Well let’s go back to basics. Apple’s iOS framework is built around the idea of “sandboxing”. Each application (app) literally lives in its own fenced off little box, where it is unable to communicate with any of the other apps on the device, which are all in their own little boxes. Inside each of these ‘sandboxes’ each app is able to have all the fun it likes, completely unable to affect other apps (literally like children playing in separate sandboxes unable to hurt each other). Very limited lines of communication exist between each app and the operating system, so applications are unable to control or access many core parts of the phone (unlike Android for example where apps have much more freedom to do things like send SMS). In addition to this, Apple reviewers inspect every new application that is submitted to its appstore to look for malicious behavior, and Apple only allows users to download apps from its own store. These are the general arguments that run behind the idea that iOS is “safe.”
This structure Apple has put in place has certainly limited the impact of malicious applications so far on iOS, but it has certainly not eradicated it. Any operating system is capable of getting attacked by malware. Those “sandboxed” applications still have direct access to the operating system, creating a number of potential vulnerabilities, especially for those users running older versions of the OS containing unpatched bugs. Security researchers famously evaded Apple’s reviewers in 2013 and sneaked malware into the store using a ‘Jekyll & Hyde’ approach, where the behaviour of a benign app was remotely changed after it had been approved and installed. It appeared to be a harmless app that Apple reviewers accepted into the iOS app store. Reseacher’s were later able to update the app to carry out a variety of malicious actions without triggering any security alarms. Before this malware was discovered, our friends at Kaspersky Security had also noticed another malicious app on iOS known as “Find and call”, which leaked user data in plain text via http, (which is like taking a shower with the window open and the blinds up).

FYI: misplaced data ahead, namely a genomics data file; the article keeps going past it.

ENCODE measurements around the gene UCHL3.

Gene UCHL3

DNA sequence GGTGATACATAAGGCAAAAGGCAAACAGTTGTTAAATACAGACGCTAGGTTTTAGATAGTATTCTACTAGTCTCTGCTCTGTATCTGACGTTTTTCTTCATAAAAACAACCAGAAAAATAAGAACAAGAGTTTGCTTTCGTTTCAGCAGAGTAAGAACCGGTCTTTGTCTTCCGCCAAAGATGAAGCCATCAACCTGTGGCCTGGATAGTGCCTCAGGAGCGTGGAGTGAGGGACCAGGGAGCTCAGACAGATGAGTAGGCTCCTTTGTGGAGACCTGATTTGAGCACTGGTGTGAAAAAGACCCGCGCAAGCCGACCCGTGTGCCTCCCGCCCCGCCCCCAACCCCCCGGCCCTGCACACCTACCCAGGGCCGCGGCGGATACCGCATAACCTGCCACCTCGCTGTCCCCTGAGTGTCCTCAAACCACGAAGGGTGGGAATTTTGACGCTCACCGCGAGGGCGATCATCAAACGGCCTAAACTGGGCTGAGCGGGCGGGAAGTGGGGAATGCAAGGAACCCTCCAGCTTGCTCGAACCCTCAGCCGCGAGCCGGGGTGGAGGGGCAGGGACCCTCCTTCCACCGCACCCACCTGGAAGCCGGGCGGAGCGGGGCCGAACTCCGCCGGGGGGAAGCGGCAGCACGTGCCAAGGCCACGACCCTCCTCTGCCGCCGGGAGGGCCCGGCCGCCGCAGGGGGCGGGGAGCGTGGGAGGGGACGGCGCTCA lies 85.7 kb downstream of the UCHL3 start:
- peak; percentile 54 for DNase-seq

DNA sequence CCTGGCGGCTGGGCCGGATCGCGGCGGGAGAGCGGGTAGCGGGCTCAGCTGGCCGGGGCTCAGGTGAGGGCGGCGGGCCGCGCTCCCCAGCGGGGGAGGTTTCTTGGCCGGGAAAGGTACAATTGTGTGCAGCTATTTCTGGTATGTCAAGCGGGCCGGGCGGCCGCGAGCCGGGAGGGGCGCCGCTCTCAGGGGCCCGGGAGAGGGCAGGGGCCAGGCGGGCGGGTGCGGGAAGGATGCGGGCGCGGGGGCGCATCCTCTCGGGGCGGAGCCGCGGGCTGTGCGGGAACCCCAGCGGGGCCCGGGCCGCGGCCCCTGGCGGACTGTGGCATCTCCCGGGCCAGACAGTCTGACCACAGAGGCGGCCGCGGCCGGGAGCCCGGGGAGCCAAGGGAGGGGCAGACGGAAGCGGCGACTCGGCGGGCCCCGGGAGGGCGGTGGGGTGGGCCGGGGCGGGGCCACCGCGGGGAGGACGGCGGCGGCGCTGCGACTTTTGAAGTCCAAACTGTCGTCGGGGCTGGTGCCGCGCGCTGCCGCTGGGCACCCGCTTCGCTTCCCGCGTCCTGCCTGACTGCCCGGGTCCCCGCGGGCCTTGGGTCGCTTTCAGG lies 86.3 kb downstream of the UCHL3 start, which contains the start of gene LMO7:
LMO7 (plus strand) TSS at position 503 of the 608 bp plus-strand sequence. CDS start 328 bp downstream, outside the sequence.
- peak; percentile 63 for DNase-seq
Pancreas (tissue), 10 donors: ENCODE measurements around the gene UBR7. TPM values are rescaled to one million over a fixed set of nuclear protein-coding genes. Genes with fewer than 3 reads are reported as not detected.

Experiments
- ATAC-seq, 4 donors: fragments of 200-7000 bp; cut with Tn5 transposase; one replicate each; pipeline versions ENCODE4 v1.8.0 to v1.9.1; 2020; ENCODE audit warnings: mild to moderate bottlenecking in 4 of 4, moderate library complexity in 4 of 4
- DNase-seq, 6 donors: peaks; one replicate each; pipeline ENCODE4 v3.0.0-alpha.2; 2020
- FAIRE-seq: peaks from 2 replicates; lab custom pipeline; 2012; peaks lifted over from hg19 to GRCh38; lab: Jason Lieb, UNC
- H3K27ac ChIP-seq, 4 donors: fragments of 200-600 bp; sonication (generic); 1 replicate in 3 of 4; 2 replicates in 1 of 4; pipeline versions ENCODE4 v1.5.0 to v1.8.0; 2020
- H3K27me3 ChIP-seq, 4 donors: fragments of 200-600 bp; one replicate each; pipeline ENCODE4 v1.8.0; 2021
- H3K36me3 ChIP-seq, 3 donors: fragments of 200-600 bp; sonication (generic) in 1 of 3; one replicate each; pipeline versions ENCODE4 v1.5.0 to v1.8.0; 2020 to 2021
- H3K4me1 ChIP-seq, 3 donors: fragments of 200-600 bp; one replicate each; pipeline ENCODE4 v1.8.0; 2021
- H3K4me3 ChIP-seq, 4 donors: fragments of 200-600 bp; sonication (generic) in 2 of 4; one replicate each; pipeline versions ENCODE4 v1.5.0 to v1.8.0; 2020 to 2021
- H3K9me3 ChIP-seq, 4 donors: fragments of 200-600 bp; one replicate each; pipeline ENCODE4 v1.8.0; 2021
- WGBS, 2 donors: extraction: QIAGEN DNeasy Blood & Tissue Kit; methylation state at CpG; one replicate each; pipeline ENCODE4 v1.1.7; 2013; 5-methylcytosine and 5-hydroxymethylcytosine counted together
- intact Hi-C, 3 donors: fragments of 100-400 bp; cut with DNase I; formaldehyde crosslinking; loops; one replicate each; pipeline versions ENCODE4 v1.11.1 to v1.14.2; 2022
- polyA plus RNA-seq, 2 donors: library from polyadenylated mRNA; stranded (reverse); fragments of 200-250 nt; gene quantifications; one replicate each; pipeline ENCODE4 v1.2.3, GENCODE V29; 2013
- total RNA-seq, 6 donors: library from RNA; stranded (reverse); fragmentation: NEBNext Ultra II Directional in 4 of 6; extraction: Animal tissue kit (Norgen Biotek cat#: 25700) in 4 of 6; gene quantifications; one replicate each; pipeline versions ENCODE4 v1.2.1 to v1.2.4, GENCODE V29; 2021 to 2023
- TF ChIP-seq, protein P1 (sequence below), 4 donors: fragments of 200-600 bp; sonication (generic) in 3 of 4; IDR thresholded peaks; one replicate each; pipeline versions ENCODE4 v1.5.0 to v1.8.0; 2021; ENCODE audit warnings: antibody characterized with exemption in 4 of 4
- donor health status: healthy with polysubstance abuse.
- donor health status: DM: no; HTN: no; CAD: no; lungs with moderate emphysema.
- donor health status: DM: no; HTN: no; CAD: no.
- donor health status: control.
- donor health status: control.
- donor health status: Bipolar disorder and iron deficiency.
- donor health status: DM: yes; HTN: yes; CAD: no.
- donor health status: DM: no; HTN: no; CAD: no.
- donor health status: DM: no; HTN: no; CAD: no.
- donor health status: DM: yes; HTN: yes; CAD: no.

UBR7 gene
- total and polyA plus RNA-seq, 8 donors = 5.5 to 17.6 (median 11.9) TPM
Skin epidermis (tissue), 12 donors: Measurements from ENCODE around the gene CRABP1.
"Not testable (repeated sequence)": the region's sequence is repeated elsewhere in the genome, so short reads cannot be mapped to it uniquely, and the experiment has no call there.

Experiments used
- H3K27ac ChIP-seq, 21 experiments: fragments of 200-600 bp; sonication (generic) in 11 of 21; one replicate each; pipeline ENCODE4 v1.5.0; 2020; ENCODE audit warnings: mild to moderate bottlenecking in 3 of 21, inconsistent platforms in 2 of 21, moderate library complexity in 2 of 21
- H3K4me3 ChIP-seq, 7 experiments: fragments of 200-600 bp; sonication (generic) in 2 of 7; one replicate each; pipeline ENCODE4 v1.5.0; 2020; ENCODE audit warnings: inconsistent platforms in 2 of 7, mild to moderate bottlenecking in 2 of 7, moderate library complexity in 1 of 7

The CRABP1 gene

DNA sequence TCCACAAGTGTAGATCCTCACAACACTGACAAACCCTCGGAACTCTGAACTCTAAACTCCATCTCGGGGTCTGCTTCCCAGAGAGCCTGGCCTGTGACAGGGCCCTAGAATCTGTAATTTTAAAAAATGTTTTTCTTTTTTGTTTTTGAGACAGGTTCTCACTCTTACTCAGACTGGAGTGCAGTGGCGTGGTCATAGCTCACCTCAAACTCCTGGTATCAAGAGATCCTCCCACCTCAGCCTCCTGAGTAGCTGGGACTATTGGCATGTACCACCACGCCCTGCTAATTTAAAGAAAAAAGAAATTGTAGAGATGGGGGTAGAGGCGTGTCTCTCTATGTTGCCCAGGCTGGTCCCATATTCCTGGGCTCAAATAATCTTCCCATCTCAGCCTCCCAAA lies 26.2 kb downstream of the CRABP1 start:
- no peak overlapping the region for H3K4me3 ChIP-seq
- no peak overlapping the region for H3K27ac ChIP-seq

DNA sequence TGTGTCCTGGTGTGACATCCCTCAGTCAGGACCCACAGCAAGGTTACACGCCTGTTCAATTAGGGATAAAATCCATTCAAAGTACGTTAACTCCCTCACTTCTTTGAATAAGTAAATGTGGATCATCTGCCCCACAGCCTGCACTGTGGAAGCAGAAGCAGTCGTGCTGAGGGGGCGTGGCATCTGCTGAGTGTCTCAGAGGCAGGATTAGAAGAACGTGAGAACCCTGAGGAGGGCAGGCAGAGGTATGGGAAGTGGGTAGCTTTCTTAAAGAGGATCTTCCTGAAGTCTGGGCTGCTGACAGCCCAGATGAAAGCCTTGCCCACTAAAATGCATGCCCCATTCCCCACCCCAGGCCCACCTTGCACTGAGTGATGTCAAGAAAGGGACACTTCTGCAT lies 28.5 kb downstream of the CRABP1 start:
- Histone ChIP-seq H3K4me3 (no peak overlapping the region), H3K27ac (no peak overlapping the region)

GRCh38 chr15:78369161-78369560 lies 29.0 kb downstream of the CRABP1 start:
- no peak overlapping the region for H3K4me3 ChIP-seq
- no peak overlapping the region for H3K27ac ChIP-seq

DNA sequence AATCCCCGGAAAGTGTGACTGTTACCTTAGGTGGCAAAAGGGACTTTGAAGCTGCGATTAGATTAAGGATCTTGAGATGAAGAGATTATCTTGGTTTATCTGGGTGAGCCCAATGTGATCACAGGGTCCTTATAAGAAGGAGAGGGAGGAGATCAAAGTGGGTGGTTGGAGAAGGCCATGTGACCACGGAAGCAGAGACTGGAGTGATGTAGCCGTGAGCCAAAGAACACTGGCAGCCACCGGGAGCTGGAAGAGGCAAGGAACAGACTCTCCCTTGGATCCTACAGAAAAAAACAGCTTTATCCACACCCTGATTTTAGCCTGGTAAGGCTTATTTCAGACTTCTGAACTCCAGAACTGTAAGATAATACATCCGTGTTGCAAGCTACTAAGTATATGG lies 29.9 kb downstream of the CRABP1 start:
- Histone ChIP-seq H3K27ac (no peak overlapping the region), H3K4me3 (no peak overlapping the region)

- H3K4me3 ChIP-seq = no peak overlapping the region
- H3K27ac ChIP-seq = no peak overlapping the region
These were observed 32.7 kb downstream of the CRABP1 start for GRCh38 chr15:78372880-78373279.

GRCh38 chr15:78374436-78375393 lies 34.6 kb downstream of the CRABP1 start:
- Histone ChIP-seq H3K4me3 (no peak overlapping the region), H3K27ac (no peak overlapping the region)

And just one month ago in late May 2014, we saw the first mass ransomware occurring on iOS, with thousands of users locked out of their phones until they paid a ransom demanded by someone called “Oleg Pliss” who demanded $100 to unlock the device.
The Avira app is an app just like the others on iOS and due to sandboxing it can not directly scan the apps in the other sandboxes as it can not access them. However, importantly, every time an app is opened it executes a process, which identifies it to the operating system. The Avira app’s malicious process scanner can see all the current running processes on the device which is information supplied directly by the OS (every app has it’s own unique identifiable processes). From that information Avira can tell if there is a malicious application open on your device by comparing it with our malicious process dictionary, as the application’s running processes identify it.
As well as the malicious process scanner, the Avira app “Find my Phone” feature will help you locate any of your of your family’s iOS or Android devices, and the “Identity Safeguard” feature will also let you know if your personal details have been caught up in any security breaches that could lead to your identity being stolen and you defrauded.
One last thing. The new version of iOS, known as iOS 8 arrives in the fall, which (amongst thousands of new changes to the OS which are yet to be fully tested by developers), brings a new feature known as “extensibility”. This is the ability for applications to start reaching outside of their sandboxes and talking to each other using so-called “extensions” to reach across. Sandboxes won’t be such lonely places after all! iOS is evolving, and so are the threats. Avira iOS mobile security will be there to keep you safe!
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